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Brown v. Davey

United States District Court, E.D. California

May 2, 2018

LERON BROWN, Petitioner,
v.
DAVE DAVEY, Respondent.

          FINDINGS AND RECOMMENDATIONS

          EDMUND F. BRENNAN UNITED STATES MAGISTRATE JUDGE

         Petitioner is a state prisoner proceeding without counsel with a petition for a writ of habeas corpus pursuant to 28 U.S.C. § 2254.[1] A jury convicted him on March 6, 2015 in the Sacramento County Superior Court on charges of second degree burglary (Cal. Penal Code section 459) and possession of burglary tools (Cal. Penal Code section 466). He seeks federal habeas relief on the following grounds: (1) the trial court erred in failing to admit evidence of his exculpatory statements; (2) the trial court erred in instructing on the inference of guilt following his flight; (3) insufficient evidence supported his burglary conviction; and (4) his trial counsel was constitutionally ineffective in refusing to allow him to testify in his defense.

         Upon careful consideration of the record and the applicable law, the undersigned recommends that petitioner's application for habeas corpus relief be denied.

         I. Background

         In its unpublished memorandum and opinion affirming petitioner's judgment of conviction on appeal, the California Court of Appeal for the Third Appellate District provided the following factual summary:

Defendant was walking around an apartment complex in the early morning knocking on apartment doors until he found one (unit 60) where nobody answered. Inside unit 60 were an office chair and a television that were part of a pile that included a mattress and kids' toys. The tenants in unit 60 had moved out recently. The property manager had not yet hauled away these items because the tenants still had time to come back to the apartment and retrieve their property. The property manager was alerted to defendant's presence at the complex when the tenant from unit 59 (which was next door to 60) told the manager he had heard noises that sounded like somebody was walking inside unit 60 and moving stuff. The property manager saw defendant coming out of an elevator in the complex (with nothing in his hands), and he told defendant he needed to leave. Defendant asked if he could quickly grab his bike, and the property manager said, “yes.” Defendant got his bike, went around the corner, and left. Five minutes later, though, the apartment manager saw defendant in the apartment complex pushing the office chair and television. Police found defendant a short time later at a nearby gas station, where he had just been hit by a car while riding his bike. In defendant's pant pockets were a flathead screwdriver, a pair of wire cutters, and a shaved key. Police found the office chair and television in one of the apartment parking stalls. A jury found defendant guilty of second degree burglary and possessing burglary tools.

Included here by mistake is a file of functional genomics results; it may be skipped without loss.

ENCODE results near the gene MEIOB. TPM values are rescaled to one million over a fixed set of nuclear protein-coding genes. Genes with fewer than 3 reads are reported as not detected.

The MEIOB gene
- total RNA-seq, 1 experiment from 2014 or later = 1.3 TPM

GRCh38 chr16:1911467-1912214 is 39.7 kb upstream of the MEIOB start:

People v. Brown, 2016 WL 879258, at *1 (Cal.App. 3 Dist., 2016) (unpublished).

         II. Standards of Review Applicable to Habeas Corpus Claims

         An application for a writ of habeas corpus by a person in custody under a judgment of a state court can be granted only for violations of the Constitution or laws of the United States. 28 U.S.C. § 2254(a). A federal writ is not available for alleged error in the interpretation or application of state law. See Wilson v. Corcoran, 562 U.S. 1, 5 (2010); Estelle v. McGuire, 502 U.S. 62, 67-68 (1991); Park v. California, 202 F.3d 1146, 1149 (9th Cir. 2000).

         Title 28 U.S.C. § 2254(d) sets forth the following standards for granting federal habeas corpus relief: